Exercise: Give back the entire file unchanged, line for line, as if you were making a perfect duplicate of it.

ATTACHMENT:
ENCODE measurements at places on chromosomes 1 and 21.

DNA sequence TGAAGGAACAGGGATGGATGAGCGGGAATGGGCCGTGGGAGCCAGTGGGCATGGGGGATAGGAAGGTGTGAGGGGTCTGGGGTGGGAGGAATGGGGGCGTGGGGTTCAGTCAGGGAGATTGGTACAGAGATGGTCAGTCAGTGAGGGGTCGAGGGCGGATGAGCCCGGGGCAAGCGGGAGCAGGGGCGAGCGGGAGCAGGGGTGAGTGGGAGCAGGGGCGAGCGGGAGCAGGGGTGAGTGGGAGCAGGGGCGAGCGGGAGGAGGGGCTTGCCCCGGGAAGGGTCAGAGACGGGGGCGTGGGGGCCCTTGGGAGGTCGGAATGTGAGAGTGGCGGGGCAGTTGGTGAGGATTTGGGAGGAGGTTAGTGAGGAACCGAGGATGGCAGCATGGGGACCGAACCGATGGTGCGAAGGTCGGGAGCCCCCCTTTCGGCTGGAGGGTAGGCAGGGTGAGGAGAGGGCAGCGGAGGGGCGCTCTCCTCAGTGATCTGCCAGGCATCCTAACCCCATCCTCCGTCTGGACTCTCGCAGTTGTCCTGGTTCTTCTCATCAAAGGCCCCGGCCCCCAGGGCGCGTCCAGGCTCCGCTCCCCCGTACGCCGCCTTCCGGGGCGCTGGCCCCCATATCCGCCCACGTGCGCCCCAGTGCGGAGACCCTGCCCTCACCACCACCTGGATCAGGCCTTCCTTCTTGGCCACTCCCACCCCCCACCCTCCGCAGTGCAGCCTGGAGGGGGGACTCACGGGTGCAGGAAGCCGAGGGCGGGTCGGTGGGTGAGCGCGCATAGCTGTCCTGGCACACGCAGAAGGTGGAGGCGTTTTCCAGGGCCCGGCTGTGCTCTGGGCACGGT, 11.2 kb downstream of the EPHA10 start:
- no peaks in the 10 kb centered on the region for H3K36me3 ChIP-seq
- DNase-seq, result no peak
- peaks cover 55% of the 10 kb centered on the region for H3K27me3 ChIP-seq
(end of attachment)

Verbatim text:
ENCODE measurements at places on chromosomes 1 and 21.

DNA sequence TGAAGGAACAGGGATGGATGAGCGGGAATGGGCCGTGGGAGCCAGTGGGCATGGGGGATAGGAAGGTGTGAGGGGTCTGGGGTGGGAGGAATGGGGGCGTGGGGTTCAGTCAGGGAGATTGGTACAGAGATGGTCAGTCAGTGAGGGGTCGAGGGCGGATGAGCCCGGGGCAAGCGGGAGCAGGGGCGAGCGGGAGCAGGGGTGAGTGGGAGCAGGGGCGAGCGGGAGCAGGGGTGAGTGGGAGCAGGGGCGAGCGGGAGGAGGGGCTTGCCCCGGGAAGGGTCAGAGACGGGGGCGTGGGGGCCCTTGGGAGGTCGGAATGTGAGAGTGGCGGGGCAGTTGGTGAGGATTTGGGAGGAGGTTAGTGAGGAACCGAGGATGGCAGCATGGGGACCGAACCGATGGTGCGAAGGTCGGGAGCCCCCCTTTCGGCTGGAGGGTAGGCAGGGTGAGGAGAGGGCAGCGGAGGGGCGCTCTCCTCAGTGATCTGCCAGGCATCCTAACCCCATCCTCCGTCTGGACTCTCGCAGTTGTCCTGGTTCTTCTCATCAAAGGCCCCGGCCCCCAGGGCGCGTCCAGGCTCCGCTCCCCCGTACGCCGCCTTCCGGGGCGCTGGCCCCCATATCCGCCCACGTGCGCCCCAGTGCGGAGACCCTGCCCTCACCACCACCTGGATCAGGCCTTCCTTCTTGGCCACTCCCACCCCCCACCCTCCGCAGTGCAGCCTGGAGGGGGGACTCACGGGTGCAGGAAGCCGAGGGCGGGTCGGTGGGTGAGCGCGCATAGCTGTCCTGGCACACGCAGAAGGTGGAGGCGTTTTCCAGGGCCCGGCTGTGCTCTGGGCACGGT, 11.2 kb downstream of the EPHA10 start:
- no peaks in the 10 kb centered on the region for H3K36me3 ChIP-seq
- DNase-seq, result no peak
- peaks cover 55% of the 10 kb centered on the region for H3K27me3 ChIP-seq